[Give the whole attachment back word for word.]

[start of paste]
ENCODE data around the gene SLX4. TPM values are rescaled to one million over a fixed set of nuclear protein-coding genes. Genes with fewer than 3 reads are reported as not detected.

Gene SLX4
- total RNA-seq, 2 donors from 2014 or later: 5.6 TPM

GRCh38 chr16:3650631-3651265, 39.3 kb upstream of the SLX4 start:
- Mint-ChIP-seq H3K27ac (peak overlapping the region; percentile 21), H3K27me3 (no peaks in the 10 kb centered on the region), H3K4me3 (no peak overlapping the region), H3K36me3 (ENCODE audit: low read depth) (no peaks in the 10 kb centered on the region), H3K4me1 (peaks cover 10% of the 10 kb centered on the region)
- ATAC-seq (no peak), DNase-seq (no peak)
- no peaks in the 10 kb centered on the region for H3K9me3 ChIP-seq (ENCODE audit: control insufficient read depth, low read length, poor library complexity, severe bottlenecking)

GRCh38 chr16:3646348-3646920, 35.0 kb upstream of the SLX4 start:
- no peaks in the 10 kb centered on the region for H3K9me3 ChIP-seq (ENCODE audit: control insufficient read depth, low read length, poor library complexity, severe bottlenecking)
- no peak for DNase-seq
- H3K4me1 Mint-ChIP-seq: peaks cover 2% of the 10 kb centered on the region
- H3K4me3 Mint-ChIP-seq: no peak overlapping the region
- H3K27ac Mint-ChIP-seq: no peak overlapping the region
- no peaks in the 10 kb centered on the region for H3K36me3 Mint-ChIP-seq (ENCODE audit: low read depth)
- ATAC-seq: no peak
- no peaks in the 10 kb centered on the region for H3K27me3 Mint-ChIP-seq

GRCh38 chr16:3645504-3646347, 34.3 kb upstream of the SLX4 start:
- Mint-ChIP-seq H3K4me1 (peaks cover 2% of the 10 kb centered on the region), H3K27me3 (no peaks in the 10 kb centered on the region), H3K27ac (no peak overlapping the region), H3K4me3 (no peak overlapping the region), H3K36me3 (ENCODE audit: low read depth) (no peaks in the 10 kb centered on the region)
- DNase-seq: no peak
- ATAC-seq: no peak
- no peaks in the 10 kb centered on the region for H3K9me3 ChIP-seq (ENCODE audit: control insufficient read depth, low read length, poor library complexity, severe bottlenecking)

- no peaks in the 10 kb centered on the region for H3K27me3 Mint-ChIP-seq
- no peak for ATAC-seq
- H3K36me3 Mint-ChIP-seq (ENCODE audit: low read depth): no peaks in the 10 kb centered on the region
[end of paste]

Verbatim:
ENCODE data around the gene SLX4. TPM values are rescaled to one million over a fixed set of nuclear protein-coding genes. Genes with fewer than 3 reads are reported as not detected.

Gene SLX4
- total RNA-seq, 2 donors from 2014 or later: 5.6 TPM

GRCh38 chr16:3650631-3651265, 39.3 kb upstream of the SLX4 start:
- Mint-ChIP-seq H3K27ac (peak overlapping the region; percentile 21), H3K27me3 (no peaks in the 10 kb centered on the region), H3K4me3 (no peak overlapping the region), H3K36me3 (ENCODE audit: low read depth) (no peaks in the 10 kb centered on the region), H3K4me1 (peaks cover 10% of the 10 kb centered on the region)
- ATAC-seq (no peak), DNase-seq (no peak)
- no peaks in the 10 kb centered on the region for H3K9me3 ChIP-seq (ENCODE audit: control insufficient read depth, low read length, poor library complexity, severe bottlenecking)

GRCh38 chr16:3646348-3646920, 35.0 kb upstream of the SLX4 start:
- no peaks in the 10 kb centered on the region for H3K9me3 ChIP-seq (ENCODE audit: control insufficient read depth, low read length, poor library complexity, severe bottlenecking)
- no peak for DNase-seq
- H3K4me1 Mint-ChIP-seq: peaks cover 2% of the 10 kb centered on the region
- H3K4me3 Mint-ChIP-seq: no peak overlapping the region
- H3K27ac Mint-ChIP-seq: no peak overlapping the region
- no peaks in the 10 kb centered on the region for H3K36me3 Mint-ChIP-seq (ENCODE audit: low read depth)
- ATAC-seq: no peak
- no peaks in the 10 kb centered on the region for H3K27me3 Mint-ChIP-seq

GRCh38 chr16:3645504-3646347, 34.3 kb upstream of the SLX4 start:
- Mint-ChIP-seq H3K4me1 (peaks cover 2% of the 10 kb centered on the region), H3K27me3 (no peaks in the 10 kb centered on the region), H3K27ac (no peak overlapping the region), H3K4me3 (no peak overlapping the region), H3K36me3 (ENCODE audit: low read depth) (no peaks in the 10 kb centered on the region)
- DNase-seq: no peak
- ATAC-seq: no peak
- no peaks in the 10 kb centered on the region for H3K9me3 ChIP-seq (ENCODE audit: control insufficient read depth, low read length, poor library complexity, severe bottlenecking)

- no peaks in the 10 kb centered on the region for H3K27me3 Mint-ChIP-seq
- no peak for ATAC-seq
- H3K36me3 Mint-ChIP-seq (ENCODE audit: low read depth): no peaks in the 10 kb centered on the region